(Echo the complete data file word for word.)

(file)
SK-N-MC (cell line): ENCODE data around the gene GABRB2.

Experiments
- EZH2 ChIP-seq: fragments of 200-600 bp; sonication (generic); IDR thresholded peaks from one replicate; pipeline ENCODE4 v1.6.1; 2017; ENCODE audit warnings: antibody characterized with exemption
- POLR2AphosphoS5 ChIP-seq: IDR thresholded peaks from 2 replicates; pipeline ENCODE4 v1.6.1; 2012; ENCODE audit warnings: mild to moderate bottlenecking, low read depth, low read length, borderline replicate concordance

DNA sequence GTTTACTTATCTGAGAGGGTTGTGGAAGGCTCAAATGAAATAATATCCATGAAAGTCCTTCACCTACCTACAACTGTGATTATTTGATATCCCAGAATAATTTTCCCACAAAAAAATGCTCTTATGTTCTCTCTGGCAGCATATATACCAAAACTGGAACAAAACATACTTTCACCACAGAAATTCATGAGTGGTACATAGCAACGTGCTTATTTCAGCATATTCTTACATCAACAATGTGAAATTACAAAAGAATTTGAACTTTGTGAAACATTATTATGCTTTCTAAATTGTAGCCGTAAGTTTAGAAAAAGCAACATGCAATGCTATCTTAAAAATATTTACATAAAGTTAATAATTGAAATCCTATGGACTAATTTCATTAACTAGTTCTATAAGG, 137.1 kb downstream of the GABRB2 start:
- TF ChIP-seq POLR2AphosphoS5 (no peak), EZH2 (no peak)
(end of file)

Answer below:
SK-N-MC (cell line): ENCODE data around the gene GABRB2.

Experiments
- EZH2 ChIP-seq: fragments of 200-600 bp; sonication (generic); IDR thresholded peaks from one replicate; pipeline ENCODE4 v1.6.1; 2017; ENCODE audit warnings: antibody characterized with exemption
- POLR2AphosphoS5 ChIP-seq: IDR thresholded peaks from 2 replicates; pipeline ENCODE4 v1.6.1; 2012; ENCODE audit warnings: mild to moderate bottlenecking, low read depth, low read length, borderline replicate concordance

DNA sequence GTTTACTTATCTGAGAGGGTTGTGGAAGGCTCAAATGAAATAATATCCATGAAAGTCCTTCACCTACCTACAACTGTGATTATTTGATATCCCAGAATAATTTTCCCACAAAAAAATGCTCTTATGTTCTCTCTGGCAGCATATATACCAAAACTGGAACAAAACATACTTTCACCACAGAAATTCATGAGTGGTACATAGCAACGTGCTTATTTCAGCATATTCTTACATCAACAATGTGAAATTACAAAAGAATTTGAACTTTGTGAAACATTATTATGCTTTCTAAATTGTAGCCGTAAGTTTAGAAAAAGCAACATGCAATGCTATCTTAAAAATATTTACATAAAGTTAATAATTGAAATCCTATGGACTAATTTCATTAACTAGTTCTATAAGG, 137.1 kb downstream of the GABRB2 start:
- TF ChIP-seq POLR2AphosphoS5 (no peak), EZH2 (no peak)